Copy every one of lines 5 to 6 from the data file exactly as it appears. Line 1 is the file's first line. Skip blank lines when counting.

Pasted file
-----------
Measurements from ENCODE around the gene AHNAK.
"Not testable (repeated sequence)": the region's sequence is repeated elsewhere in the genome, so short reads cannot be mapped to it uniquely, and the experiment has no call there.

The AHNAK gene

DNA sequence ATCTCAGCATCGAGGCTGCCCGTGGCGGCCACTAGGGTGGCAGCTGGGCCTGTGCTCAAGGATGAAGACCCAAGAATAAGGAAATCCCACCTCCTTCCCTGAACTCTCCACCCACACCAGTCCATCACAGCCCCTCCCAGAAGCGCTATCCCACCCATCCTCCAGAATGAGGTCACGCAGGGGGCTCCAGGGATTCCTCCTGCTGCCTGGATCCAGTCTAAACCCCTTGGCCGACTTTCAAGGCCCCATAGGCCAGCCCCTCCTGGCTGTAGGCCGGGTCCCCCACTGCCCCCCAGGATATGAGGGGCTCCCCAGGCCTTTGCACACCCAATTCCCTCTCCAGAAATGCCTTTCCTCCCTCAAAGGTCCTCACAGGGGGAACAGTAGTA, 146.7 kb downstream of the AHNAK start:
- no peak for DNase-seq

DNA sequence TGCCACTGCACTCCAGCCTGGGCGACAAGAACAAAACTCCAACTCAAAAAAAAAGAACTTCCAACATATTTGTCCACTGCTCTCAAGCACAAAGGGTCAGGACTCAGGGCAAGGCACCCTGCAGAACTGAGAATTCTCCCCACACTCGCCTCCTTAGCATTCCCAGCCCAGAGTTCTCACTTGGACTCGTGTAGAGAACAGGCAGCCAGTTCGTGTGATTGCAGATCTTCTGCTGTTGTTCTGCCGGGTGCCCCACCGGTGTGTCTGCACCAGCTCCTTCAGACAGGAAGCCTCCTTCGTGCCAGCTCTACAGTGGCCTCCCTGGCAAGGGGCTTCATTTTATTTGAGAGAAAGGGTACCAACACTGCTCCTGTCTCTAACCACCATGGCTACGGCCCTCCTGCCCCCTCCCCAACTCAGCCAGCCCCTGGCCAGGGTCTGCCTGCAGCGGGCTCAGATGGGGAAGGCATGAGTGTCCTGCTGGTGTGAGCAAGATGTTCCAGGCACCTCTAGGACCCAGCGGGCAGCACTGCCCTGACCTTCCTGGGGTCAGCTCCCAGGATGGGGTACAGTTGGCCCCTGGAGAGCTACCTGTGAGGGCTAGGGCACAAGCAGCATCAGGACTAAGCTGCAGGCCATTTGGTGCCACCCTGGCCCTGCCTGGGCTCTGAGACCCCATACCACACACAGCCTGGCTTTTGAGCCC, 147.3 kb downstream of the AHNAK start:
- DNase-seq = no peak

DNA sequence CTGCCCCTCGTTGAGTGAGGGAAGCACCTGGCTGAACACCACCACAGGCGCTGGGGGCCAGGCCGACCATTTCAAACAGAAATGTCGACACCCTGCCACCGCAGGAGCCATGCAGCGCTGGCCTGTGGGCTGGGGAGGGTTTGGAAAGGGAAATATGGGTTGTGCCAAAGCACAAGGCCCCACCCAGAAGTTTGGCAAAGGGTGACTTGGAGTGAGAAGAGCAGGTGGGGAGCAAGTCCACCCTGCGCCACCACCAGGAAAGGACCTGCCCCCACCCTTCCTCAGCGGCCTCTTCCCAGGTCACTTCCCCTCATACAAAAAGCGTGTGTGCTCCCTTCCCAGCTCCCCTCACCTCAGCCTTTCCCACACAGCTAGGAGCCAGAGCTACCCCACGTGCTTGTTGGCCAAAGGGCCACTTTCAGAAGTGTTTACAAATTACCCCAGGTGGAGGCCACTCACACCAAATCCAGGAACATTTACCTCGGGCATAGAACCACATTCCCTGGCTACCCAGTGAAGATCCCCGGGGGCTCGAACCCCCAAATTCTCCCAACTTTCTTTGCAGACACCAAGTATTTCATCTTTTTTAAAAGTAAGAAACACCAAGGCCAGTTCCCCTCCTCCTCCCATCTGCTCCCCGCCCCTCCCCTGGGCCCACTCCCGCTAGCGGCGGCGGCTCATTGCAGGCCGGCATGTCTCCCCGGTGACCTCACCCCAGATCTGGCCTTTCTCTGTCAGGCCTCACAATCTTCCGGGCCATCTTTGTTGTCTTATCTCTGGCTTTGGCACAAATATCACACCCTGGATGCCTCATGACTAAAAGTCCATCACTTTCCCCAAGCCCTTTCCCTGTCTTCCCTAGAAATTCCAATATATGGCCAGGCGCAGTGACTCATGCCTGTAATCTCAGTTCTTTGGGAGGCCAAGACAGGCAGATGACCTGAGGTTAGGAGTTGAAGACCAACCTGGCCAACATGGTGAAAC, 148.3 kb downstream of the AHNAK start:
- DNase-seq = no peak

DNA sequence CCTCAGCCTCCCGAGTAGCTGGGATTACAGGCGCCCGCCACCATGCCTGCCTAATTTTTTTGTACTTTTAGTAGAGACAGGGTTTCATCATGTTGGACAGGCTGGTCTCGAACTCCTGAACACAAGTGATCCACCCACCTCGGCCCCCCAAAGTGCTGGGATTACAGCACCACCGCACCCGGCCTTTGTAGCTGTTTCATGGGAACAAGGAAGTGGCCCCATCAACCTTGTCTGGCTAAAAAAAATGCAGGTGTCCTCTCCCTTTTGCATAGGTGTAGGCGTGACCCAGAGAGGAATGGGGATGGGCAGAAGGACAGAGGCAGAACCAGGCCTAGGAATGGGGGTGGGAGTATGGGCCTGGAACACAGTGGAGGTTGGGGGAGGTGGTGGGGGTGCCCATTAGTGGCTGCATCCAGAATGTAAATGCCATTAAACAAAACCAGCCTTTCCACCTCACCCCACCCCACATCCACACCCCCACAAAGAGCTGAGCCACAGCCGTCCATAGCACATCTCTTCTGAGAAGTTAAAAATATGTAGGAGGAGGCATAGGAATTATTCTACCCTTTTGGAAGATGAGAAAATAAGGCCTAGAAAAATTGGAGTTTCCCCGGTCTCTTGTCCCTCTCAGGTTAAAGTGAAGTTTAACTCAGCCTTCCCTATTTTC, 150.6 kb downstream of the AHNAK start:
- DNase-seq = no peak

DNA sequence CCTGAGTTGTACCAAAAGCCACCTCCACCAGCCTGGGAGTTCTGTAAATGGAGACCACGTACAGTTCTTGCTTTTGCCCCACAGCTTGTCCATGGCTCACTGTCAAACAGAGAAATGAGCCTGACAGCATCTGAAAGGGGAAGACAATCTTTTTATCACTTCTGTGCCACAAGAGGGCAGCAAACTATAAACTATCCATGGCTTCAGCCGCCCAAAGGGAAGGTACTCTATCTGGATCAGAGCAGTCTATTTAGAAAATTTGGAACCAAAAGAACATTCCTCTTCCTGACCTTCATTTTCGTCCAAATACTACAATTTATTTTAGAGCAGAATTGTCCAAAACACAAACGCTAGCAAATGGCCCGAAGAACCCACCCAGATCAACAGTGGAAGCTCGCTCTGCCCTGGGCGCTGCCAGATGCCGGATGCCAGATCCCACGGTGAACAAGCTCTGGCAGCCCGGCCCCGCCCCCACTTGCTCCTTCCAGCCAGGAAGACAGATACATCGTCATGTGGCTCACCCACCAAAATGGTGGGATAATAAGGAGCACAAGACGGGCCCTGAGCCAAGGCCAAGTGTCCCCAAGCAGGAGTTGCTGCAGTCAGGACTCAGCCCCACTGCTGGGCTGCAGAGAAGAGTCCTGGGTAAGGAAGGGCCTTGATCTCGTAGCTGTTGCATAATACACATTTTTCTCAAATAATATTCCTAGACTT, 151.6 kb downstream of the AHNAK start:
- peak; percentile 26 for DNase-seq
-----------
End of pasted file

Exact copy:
- no peak for DNase-seq

DNA sequence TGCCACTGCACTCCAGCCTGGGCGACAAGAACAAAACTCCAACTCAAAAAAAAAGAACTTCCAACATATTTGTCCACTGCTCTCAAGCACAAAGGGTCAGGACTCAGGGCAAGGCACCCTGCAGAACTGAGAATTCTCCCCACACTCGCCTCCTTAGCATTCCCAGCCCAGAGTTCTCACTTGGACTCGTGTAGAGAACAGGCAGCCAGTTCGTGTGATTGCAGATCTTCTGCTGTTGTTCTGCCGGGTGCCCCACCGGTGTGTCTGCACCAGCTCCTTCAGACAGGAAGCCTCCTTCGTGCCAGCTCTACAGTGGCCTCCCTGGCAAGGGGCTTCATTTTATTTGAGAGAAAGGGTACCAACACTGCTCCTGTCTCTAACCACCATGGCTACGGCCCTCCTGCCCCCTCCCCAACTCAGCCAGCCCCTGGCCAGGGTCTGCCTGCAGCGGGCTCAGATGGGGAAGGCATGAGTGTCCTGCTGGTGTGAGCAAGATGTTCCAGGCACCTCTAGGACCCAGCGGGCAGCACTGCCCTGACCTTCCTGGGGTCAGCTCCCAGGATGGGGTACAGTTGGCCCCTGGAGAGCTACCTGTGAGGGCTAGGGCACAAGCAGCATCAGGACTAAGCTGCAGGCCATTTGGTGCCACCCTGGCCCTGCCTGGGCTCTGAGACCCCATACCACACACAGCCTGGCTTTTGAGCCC, 147.3 kb downstream of the AHNAK start: